The mysterious stone rows of Scotland’s far north

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They are perhaps the less fashionable little brothers of Scotland’s magnificent standing stones - but no less fascinating.

The stone rows of the north of Scotland, which are found only in Caithness and Sutherland, are little studied and often overlooked.

The Hill o Many Stones in Caithness which is made up of 200 individual stones. PIC: Dr K Brophy.

The Hill o Many Stones in Caithness which is made up of 200 individual stones. PIC: Dr K Brophy.

At one site, the Hill o Many Stanes in Caithness, around 200 stones radiate out on a slope from a central point across 22 rows.

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Previously, it was believed the stones were a guide to the movement of the moon.

But academics from Glasgow University perhaps have an even more tantalising theory - that each stone was laid when a member of a nearby Bronze Age community passed away.

READ MORE: The Bronze Age hair rings from Scotland’s ‘death cave’

Ultimately, the stone rows could memorialise entire villages rooted in the far north around 4,000 years ago.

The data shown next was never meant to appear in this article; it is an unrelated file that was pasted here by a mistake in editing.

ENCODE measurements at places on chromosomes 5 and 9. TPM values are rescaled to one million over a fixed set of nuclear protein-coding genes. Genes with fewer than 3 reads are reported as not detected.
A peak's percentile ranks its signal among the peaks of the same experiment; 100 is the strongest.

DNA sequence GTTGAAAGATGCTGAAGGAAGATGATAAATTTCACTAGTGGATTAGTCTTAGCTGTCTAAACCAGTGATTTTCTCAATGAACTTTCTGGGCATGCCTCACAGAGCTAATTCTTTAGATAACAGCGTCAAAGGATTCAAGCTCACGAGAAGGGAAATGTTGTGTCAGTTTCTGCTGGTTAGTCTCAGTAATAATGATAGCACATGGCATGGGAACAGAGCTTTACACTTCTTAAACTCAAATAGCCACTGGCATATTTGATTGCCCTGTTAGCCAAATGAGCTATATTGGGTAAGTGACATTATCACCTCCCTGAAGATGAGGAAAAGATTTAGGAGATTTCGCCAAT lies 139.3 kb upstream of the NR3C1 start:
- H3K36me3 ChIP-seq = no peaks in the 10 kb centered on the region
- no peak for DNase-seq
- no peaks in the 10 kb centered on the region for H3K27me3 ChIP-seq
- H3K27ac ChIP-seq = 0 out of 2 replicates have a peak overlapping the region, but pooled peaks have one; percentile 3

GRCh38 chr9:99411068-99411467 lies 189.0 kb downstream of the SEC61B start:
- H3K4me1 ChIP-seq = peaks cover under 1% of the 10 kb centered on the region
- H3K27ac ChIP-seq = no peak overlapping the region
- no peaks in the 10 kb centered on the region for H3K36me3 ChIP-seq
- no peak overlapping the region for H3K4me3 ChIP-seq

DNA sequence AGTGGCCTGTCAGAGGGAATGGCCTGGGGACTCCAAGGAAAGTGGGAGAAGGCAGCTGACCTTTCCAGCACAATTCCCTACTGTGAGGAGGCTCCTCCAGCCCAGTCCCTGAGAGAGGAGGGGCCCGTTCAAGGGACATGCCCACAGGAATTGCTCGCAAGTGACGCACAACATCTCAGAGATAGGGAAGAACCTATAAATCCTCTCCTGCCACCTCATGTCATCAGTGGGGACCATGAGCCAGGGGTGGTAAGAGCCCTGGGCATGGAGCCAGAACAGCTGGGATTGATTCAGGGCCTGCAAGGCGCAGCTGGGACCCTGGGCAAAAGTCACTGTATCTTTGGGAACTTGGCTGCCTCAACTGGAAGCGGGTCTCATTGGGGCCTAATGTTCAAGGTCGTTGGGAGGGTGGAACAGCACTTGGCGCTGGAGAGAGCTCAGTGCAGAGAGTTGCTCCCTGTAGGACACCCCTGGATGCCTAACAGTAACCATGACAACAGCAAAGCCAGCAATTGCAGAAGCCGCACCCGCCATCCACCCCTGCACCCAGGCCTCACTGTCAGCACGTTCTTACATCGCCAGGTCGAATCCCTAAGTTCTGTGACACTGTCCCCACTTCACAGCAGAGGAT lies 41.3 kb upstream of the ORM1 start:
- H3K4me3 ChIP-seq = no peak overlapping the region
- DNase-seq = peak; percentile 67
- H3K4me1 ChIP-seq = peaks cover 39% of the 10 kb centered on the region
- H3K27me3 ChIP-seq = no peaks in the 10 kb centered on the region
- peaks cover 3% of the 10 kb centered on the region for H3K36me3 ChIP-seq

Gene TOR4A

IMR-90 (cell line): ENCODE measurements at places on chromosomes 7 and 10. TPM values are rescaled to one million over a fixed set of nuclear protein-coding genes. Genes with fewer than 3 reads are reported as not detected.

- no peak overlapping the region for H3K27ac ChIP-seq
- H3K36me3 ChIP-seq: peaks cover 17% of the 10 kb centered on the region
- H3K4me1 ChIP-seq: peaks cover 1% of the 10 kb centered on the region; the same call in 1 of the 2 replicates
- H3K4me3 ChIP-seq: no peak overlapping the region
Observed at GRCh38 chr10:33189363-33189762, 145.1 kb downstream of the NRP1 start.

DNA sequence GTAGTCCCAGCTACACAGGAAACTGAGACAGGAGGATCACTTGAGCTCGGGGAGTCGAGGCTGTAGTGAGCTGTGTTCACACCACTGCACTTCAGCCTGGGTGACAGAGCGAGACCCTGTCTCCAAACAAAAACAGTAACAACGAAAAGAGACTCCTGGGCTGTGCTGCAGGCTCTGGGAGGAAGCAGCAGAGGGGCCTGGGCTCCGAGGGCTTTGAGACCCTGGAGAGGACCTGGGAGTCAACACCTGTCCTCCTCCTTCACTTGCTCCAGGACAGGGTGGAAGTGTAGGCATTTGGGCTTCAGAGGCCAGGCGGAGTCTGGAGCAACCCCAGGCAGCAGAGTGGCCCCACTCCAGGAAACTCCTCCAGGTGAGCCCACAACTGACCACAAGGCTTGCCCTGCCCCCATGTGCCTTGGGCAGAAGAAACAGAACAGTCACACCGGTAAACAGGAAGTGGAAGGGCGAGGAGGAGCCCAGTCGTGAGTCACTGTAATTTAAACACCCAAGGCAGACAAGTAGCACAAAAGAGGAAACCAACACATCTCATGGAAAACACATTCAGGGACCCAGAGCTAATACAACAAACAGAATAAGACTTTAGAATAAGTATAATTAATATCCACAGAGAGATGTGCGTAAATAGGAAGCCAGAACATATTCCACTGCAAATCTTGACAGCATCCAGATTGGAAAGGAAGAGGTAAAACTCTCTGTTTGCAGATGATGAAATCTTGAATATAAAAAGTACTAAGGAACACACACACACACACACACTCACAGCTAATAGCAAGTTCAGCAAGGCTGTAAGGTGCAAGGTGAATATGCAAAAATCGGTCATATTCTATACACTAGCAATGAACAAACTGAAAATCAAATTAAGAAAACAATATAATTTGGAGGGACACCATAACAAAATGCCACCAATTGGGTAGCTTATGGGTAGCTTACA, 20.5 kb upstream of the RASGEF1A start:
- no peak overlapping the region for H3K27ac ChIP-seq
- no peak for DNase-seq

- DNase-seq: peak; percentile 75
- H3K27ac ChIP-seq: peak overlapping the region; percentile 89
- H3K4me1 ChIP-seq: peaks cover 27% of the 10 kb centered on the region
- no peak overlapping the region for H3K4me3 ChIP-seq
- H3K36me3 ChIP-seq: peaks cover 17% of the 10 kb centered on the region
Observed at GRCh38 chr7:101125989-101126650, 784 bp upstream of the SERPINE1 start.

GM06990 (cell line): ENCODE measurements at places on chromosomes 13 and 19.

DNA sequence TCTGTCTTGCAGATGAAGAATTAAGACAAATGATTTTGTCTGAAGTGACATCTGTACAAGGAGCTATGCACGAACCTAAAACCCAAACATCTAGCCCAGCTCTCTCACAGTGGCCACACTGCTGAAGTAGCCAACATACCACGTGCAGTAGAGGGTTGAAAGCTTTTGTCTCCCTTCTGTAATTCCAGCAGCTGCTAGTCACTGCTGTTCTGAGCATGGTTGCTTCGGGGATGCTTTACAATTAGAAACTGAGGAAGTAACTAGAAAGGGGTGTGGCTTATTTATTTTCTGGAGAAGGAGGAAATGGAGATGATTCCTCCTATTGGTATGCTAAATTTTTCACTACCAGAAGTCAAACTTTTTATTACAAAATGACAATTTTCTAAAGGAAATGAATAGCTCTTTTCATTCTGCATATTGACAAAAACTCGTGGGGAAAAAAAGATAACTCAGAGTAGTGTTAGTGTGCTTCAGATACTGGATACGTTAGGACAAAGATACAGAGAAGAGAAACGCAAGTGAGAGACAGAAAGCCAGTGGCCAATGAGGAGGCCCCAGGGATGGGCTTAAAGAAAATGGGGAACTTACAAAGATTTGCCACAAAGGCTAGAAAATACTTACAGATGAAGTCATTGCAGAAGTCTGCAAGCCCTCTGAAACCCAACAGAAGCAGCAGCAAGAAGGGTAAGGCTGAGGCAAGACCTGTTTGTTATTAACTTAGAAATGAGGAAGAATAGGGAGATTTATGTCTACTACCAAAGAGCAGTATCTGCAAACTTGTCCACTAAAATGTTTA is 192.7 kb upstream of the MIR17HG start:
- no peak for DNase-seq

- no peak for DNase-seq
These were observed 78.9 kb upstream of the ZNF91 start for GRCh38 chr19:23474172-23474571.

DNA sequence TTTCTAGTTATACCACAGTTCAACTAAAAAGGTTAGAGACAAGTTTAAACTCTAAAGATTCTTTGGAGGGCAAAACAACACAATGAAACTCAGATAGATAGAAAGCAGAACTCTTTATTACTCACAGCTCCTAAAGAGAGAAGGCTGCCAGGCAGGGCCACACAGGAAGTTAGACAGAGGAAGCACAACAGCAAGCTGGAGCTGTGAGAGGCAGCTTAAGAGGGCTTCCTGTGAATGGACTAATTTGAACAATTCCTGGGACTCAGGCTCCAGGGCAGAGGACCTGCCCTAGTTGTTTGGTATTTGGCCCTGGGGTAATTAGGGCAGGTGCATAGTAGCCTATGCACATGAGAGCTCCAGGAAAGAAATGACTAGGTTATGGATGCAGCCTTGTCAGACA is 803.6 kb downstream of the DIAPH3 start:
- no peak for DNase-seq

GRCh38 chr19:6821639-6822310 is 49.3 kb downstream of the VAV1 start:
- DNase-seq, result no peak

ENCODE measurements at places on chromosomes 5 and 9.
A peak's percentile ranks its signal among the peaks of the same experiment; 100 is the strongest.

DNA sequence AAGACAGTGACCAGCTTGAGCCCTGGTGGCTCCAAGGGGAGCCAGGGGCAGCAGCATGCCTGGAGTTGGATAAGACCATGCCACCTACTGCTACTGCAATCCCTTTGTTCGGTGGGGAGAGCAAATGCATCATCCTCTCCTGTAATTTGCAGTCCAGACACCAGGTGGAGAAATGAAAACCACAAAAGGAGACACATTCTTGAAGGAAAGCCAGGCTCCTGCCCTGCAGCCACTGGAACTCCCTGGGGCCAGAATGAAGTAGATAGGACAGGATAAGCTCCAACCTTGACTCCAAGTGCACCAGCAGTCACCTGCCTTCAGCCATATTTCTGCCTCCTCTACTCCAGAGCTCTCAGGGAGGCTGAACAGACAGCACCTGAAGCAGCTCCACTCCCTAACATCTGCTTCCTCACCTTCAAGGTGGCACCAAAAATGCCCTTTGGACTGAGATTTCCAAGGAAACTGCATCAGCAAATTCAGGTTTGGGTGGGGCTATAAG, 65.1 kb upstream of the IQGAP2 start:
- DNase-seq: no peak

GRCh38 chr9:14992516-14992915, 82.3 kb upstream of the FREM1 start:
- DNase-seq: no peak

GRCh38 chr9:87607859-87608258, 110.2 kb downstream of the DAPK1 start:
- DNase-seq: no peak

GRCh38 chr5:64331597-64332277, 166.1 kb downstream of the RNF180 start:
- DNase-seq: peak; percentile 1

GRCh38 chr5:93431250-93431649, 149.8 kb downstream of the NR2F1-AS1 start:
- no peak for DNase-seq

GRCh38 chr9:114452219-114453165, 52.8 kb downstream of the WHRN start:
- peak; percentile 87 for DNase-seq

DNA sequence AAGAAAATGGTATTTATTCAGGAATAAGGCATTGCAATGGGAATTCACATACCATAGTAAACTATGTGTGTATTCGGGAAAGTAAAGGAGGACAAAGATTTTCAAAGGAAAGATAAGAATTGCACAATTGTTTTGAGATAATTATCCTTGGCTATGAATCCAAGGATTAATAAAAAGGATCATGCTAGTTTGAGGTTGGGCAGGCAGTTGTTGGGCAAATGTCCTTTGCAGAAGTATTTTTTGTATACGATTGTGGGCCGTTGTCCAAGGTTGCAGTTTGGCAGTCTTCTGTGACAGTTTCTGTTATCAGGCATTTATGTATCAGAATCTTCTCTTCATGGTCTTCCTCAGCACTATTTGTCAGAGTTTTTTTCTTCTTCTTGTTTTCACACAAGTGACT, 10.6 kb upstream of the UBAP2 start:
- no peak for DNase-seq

Dr Kenneth Brophy, senior archaeology lecturer at Glasgow University, said: “What is fascinating about the stone rows is the number of stones. At the Hill o Many Stanes you will find around 200 stones. The collection of stones alone makes them a really remarkable monument.

“I think they are monuments built by Bronze Age communities. If someone died, a new stone was laid to remember them. They were types of memorial stones.”

Tests carried out by Dr Brophy and colleagues show there are no bodies buried under the stone rows.

However, in some cases, the stone rows run off a central burial cairn which could have been the final resting place of a key figure in the community.

Dr Brophy said the monument represented a “stone record of a community at a time when people didn’t have written records.”

The oddly shapes stones may have been used to represent different individuals within the community, he added.

He added: “Although we can’t fill in the details, to me it looks as if they are really representing the long history of prehistoric communities.

“They are now in locations which seem very remote but we know Bronze Age people lived and farmed the landscapes.

“The rows have been found close to field clearance cairns and roundhouses and the stone rows appear to be part of everyday life, rather than having a ceremonial purpose.”

There are around 20 sites of stone rows in the north of Scotland with similar arrangements found in Dartmoor, Ireland and Brittany in France.

However, the examples in Caithness and Sutherland are the only examples in Scotland.

“There are none of these stone rows in Orkney, which is obviously very close, or the mainland. They are really only found between Thurso and Wick. They are very, very localised. They landscape is very stony, so the monuments very much suit the land on which these people lived.”